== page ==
Meet The Beauty Industry Watchdogs Calling Bulls**t On Brands And Retailers

Meet The Beauty Industry Watchdogs Calling Bulls**t On Brands And Retailers

Beauty industry watchdog Estee Laundry, an Instagram account made up of an anonymous collective, is calling BS on the beauty industry — and they’ve got the receipts.

Estee Laundry has pulled back the glossy curtain on everything from copycat packaging and racial appropriation to bullying and mistreating employees, bringing transparency to a traditionally opaque industry.

“There wasn’t a specific event that triggered us to form the collective,” a representative from Estee Laundry who wished to maintain anonymity told HuffPost in an email. “Over time, we observed a trend of shady, unethical business practices occurring in the beauty industry, but we also noticed there wasn’t an independent and objective entity out there to hold these brands accountable.”

Estee Laundry’s content is fueled by email and direct message submissions, around 100 a day, from their 172,000-plus Instagram followers. “Once we review all submissions, we collectively decide as a group which ones to post. We vet them as necessary through the proper channels and resources prior to publishing. We are careful to only post submissions that have merit,” the rep said. Estee Laundry does not accept ads or sponsorships, but it does have a Patreon page for followers wanting to support their cause.

When Estee Laundry started in May 2018, its audience was mostly made up of people who worked in the beauty industry. Then, in October of that year, the account posted a leaked email from a former employee of skin care brand Sunday Riley, saying that the company had asked employees to write fake product reviews on Sephora. The post went viral, and Estee Laundry’s audience rapidly expanded as the mainstream media began following its movements and citing the collective as a beauty industry watchdog. Sunday Riley’s fake review scandal resulted in an FTC investigation and settlement in 2019.

“Their rise was meteoric because it was needed,” said Claire McCormack, an editor at Beauty Independent who has covered Estee Laundry in the past. “Certain brands treating their people terribly, coming out with four foundation shades and thinking they are being inclusive and so much other questionable behavior. It’s a very crowded market with a lot of brands putting out crap. It could use a thinning out.”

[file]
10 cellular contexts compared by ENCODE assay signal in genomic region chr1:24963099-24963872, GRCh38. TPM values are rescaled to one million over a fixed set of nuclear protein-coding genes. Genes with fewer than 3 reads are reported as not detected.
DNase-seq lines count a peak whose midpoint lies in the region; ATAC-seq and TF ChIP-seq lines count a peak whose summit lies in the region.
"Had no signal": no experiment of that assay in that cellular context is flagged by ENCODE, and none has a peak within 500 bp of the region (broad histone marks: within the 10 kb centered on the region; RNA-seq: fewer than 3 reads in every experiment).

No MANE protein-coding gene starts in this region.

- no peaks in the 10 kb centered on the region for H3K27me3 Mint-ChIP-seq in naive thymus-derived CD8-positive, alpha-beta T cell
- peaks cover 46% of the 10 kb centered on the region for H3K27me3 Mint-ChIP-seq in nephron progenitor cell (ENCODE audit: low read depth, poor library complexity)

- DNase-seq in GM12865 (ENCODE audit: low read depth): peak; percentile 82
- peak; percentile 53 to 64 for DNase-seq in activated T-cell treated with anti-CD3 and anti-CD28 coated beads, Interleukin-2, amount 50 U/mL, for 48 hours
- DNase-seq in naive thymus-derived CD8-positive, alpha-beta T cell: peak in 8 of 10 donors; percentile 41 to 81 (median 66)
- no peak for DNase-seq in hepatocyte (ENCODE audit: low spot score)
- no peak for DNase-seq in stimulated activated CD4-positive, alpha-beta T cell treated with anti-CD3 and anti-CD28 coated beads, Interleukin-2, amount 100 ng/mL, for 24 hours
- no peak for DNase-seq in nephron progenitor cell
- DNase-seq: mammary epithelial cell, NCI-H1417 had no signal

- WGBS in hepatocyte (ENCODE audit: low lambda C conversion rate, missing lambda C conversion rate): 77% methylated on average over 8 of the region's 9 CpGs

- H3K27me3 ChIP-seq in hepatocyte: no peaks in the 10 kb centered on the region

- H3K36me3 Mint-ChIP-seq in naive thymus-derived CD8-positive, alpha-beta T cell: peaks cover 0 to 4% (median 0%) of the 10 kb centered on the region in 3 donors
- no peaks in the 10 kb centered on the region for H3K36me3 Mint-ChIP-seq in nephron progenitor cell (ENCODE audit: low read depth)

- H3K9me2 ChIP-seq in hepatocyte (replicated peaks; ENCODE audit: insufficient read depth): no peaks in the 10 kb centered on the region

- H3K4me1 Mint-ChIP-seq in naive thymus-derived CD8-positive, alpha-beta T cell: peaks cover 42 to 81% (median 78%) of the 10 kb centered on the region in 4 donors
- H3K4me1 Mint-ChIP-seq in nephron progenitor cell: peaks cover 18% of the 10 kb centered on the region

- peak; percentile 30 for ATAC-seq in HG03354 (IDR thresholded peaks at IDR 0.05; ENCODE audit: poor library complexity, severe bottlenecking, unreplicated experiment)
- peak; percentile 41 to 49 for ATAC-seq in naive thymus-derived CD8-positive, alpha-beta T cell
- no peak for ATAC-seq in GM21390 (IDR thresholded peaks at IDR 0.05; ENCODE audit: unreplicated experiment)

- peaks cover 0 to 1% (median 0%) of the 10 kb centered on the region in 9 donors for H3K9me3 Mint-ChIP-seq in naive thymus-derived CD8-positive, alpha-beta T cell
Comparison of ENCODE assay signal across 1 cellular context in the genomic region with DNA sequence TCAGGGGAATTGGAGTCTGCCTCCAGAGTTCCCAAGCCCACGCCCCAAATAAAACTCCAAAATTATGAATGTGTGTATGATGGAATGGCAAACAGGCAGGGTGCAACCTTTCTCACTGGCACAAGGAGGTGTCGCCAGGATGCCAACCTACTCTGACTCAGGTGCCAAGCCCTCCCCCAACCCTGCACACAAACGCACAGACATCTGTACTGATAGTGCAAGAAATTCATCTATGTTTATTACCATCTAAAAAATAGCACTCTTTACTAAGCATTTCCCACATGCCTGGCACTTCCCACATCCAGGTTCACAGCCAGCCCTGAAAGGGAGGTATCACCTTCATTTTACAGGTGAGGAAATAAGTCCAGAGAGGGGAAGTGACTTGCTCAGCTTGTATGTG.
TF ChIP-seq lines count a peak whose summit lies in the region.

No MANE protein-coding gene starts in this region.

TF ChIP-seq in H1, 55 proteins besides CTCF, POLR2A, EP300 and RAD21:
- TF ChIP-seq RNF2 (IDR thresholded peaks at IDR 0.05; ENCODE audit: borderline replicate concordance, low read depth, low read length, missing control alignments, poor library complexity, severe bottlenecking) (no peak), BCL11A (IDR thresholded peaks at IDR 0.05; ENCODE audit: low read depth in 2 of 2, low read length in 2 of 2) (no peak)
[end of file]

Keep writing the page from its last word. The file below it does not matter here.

Estee Laundry said that its most satisfying posts invite constructive conversation and/or invoke change. “A prime example of this is Fenty Beauty’s ‘Geisha Chic’ highlighter. We posted about how consumers found the name offensive and Fenty Beauty was quick to reach out to us stating they heard us and agreed. They immediately pulled the highlighter off the shelves and planned to rename it.”

The collective acknowledges that there are two sides to every story and that it hasn’t always gotten it right. “While we always try to do the right thing, there have been a couple of times where we had to delete a post after hearing the other side’s perspective,” the group said to The Guardian last year.

Kelly Kovack, a beauty industry expert and founder of Beauty Matter, believes watchdogs like Estee Laundry are a good thing because they hold brands accountable. “Twenty, thirty years ago, the beauty industry had a moral compass. At some point that mentality shifted to the bottom line, profit at all cost. [Estee Laundry] is hopefully making brands think twice about bad behavior.”